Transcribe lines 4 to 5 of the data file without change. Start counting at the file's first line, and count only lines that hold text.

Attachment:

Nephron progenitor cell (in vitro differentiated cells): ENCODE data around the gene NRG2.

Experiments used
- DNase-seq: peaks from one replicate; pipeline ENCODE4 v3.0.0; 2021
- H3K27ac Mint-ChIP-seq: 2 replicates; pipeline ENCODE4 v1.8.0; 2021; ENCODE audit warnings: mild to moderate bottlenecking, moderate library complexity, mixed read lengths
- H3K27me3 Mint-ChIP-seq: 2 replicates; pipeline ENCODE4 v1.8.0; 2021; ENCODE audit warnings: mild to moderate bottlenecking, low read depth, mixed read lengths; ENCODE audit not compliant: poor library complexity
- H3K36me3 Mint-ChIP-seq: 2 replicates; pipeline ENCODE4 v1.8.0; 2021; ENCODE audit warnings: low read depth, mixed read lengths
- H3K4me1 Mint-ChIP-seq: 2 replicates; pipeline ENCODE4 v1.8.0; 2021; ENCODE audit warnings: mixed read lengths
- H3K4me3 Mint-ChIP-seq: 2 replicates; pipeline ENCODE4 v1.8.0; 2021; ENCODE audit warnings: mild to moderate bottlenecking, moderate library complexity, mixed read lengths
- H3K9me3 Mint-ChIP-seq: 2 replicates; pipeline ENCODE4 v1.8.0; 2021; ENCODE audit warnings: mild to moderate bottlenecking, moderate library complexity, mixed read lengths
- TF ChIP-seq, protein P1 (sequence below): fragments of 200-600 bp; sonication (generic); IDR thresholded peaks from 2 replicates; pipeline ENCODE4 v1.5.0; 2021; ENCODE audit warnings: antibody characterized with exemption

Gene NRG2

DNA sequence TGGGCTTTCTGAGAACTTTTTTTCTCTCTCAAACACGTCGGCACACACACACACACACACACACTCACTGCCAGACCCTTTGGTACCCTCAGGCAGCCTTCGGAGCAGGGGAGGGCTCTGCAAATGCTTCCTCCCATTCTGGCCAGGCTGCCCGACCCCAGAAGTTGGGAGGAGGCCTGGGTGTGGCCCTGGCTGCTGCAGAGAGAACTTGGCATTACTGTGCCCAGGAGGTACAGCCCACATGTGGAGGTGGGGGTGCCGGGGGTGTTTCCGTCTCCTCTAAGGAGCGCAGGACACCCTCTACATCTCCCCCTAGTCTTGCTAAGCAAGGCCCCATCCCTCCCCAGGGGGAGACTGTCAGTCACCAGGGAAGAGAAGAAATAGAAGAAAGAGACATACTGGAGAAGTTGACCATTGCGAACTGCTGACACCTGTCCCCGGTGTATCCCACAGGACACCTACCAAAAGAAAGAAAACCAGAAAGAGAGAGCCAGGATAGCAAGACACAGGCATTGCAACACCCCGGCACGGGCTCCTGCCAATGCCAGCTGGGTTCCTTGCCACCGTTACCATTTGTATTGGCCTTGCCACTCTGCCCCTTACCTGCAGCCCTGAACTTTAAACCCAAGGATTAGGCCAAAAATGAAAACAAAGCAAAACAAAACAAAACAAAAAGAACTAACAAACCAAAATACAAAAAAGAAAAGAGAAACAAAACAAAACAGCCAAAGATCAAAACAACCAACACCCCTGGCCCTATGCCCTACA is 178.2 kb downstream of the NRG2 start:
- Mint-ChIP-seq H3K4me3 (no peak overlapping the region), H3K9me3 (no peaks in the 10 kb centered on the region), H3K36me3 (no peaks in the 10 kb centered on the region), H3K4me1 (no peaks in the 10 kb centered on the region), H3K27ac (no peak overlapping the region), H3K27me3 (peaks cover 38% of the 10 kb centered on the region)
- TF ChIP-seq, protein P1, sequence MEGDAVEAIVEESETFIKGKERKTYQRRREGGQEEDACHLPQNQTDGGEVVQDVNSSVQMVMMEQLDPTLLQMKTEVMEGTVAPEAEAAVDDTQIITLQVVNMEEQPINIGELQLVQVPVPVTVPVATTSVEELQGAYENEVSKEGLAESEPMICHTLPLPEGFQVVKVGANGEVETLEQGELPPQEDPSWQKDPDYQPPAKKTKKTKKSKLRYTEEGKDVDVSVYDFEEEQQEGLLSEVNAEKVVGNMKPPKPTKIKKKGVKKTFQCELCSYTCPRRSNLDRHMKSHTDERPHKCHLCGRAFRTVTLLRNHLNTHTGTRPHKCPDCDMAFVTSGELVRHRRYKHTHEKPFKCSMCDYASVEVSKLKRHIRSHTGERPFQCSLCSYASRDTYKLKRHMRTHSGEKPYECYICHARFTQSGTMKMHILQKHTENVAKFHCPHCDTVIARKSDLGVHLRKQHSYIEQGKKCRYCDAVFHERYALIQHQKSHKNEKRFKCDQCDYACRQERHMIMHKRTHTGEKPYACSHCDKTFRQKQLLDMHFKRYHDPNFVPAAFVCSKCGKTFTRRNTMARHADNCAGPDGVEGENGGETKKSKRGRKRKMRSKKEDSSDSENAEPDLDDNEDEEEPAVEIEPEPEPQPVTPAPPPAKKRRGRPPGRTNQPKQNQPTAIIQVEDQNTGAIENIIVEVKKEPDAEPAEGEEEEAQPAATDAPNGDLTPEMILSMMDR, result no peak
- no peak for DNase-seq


- H3K27ac Mint-ChIP-seq: 2 replicates; pipeline ENCODE4 v1.8.0; 2021; ENCODE audit warnings: mild to moderate bottlenecking, moderate library complexity, mixed read lengths
- H3K27me3 Mint-ChIP-seq: 2 replicates; pipeline ENCODE4 v1.8.0; 2021; ENCODE audit warnings: mild to moderate bottlenecking, low read depth, mixed read lengths; ENCODE audit not compliant: poor library complexity